I have set myself a goal for the five weeks of study during my sabbatical.  The goal was to understand Cranmer’s theology of Holy Communion and to be able to teach it to new and mature believers, so that our main church service becomes a more meaningful and essential part of life for those who have learned the importance of Communion.  The idea is either we dumb down or educate and, as an Anglican, dumbing down isn’t really an option.

The study guide (or catechism) is now one big question with eight questions, so far, which answer the first.

Why should I go to church?
1.  What is the basic Christian story?
2.  How does God speak to his people?
3.  What is a sign and how does it work?
4.  What is a seal and how does it work?
5.  What do I need to do to inherit eternal life?
6.  What does it mean to be “in” Christ?
7.  What happens when believers gather for a communion service?
8.  What are the main parts of a communion service?

I think that these eight questions cover the foundations, although questions 5 and 6 were added this morning, so there might be more to add.  Once these questions are answered, I will move onto the second part of the guide, in which I aim to explain and teach the parts of the communion service, including the 10 commandments, the Lord’s prayer, the Nicene Creed and the communion liturgy itself.

Today's reading

Today’s reading

This blog has been a really helpful way of reflecting on what I have been reading and producing. Someone who had been on sabbatical said the time will fly by. This is day 23 of 84. I don’t have a deadline for completion. If I finish, I’ll be glad, but the discipline of study and reflection is what these days are for. Here’s my notes from Francis Turretin’s section on the sacraments (Qu19) in his Institutes of Elenctic Theology. I also read Jonathan Edwards “An humble inquiry into the rules of the Word of God concerning the qualifications requisite to a complete standing and full communion in the visible Christian church.” which, when he published it, led to the congregation of his church in Northampton, Massachusetts to fire him—June 22, 1750. At least he wasn’t put in a fire, alive, for his view on the sacraments, as the Church of England bishops Ridley and Latimer were on October 16, 1555. I sincerely hope the result of my study project doesn’t generate similar reactions.

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Sabbatical Day 21: More old friends and liturgical insight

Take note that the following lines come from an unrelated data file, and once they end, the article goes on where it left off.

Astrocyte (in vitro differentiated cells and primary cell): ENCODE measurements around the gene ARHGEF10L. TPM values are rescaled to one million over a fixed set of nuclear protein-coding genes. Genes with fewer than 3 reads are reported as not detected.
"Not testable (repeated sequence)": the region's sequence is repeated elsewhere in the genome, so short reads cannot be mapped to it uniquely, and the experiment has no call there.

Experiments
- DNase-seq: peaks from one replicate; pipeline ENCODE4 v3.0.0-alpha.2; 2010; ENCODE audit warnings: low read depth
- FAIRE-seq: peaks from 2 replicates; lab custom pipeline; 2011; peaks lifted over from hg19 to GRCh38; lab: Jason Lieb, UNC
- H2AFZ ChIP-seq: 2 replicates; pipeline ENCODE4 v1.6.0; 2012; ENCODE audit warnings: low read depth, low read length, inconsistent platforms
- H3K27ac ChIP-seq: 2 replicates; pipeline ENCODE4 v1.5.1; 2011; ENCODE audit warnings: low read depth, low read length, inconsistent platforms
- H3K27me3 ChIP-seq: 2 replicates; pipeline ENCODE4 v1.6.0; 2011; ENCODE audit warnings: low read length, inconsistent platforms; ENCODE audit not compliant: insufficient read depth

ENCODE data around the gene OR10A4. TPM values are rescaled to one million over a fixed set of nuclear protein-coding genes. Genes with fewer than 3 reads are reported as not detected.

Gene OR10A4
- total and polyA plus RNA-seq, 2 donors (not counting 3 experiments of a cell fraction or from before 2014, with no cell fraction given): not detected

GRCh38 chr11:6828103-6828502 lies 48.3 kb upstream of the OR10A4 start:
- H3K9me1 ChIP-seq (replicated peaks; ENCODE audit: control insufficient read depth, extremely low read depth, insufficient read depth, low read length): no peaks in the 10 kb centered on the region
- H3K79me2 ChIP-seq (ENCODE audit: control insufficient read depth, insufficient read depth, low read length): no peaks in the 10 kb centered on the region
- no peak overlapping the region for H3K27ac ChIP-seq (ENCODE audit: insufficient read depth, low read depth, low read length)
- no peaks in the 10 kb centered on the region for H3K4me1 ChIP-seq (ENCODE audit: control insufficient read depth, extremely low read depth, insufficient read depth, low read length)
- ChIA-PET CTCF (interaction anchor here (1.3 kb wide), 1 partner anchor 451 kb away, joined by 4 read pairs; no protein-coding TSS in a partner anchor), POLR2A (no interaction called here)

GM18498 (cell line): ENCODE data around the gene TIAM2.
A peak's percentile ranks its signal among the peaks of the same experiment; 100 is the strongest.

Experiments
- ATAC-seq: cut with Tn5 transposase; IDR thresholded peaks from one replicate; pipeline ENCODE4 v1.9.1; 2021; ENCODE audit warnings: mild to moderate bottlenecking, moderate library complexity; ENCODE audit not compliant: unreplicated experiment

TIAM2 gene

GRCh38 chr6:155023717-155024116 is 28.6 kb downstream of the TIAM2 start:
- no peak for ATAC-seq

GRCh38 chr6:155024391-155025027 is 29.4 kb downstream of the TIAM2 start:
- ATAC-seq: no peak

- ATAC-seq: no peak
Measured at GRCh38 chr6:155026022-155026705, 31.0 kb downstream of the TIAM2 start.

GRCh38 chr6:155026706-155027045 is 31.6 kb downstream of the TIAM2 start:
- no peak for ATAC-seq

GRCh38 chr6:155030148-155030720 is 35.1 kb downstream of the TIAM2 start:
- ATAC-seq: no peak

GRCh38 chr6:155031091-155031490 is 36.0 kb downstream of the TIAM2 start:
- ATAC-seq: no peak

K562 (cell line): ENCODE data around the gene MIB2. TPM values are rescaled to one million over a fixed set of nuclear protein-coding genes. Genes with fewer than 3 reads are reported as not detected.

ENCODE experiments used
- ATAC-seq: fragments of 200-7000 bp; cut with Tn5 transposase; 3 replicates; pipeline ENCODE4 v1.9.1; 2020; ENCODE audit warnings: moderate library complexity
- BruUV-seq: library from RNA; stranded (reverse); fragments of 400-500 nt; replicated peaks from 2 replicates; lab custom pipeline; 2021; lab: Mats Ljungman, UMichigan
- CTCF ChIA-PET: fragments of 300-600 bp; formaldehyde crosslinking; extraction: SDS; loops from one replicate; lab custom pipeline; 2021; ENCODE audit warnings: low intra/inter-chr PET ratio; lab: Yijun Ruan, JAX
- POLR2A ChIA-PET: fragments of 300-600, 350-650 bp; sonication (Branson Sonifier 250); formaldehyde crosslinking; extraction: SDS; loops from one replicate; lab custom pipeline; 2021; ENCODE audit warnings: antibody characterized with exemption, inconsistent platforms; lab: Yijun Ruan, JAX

Three weeks of sabbatical, three very different church services.  This week, Amanda and I were child free and visited Edgbaston Old Church where Nick Tucker has been vicar for a year or so.  This service pretty much completes the spectrum the forms of worship we could experience.  We’ve been to a pizza, pop and conversational service at Bearwood Chapel, a reverential but informal communion service in a school hall at St Luke’s and this week a fully liturgical service, with a robed choir, procession, organ and service book.

The timing of today’s service has been significant.  Three weeks of sabbatical study has opened my eyes to what God does when his people gather for communion. Nick did a good job of leading us through the service, with the opening words (something like) “As we are gathered today, we will hear God’s word, sing his praise, make requests to him in prayer and he will join us as his people as we share in communion.”  I now have a sense of wonder and praise for God, that he works and things really change when He gathers and unites his people in Christ, which I did not have before this sabbatical.  There is much, much more going on than a social gathering of people who share the same faith, hear the same sermon and enjoy the same form of worship.  Having thought about what happens at communion, over the past three weeks, I am eager to teach others, so they can share in wonder, praise and true gospel unity.

Edgbaston Old Church is significantly bigger than it appears from the road.  It’s twice as wide as I imagined, with an almost square footprint.  There were around 60 or 70 worshippers in a building which could probably seat 400.  There is huge potential for growth, especially given the 28,500+ students from over 150 nations at the University of Birmingham, as well as the settled population of the parish.  Nick gave out prayer cards from Leading your Church into Growth, with the following prayer, which I will pray with the church:

God of Mission
Who alone brings growth to your Church,
Send your Holy Spirit to give
Vision to our planning,
Wisdom to our actions,
And power to our witness.
Help our church to grow in numbers,
In spiritual commitment to you,
And in service to our local community,
Through Jesus Christ our Lord.
Amen.

Leading your church into growth